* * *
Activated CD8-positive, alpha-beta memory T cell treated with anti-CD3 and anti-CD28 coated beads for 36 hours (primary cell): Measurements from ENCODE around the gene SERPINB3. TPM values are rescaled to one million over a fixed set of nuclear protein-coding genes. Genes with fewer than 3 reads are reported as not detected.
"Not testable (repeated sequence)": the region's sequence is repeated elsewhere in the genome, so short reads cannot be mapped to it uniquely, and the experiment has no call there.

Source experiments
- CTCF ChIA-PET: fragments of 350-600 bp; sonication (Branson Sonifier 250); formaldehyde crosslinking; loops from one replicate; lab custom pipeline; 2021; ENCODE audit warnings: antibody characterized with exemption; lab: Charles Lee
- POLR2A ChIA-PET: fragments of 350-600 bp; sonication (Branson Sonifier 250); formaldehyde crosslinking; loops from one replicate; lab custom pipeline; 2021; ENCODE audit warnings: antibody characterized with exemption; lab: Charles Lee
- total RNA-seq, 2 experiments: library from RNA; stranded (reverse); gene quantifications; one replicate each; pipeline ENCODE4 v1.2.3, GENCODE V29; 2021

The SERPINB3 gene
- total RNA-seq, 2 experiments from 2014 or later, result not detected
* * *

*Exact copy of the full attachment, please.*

Activated CD8-positive, alpha-beta memory T cell treated with anti-CD3 and anti-CD28 coated beads for 36 hours (primary cell): Measurements from ENCODE around the gene SERPINB3. TPM values are rescaled to one million over a fixed set of nuclear protein-coding genes. Genes with fewer than 3 reads are reported as not detected.
"Not testable (repeated sequence)": the region's sequence is repeated elsewhere in the genome, so short reads cannot be mapped to it uniquely, and the experiment has no call there.

Source experiments
- CTCF ChIA-PET: fragments of 350-600 bp; sonication (Branson Sonifier 250); formaldehyde crosslinking; loops from one replicate; lab custom pipeline; 2021; ENCODE audit warnings: antibody characterized with exemption; lab: Charles Lee
- POLR2A ChIA-PET: fragments of 350-600 bp; sonication (Branson Sonifier 250); formaldehyde crosslinking; loops from one replicate; lab custom pipeline; 2021; ENCODE audit warnings: antibody characterized with exemption; lab: Charles Lee
- total RNA-seq, 2 experiments: library from RNA; stranded (reverse); gene quantifications; one replicate each; pipeline ENCODE4 v1.2.3, GENCODE V29; 2021

The SERPINB3 gene
- total RNA-seq, 2 experiments from 2014 or later, result not detected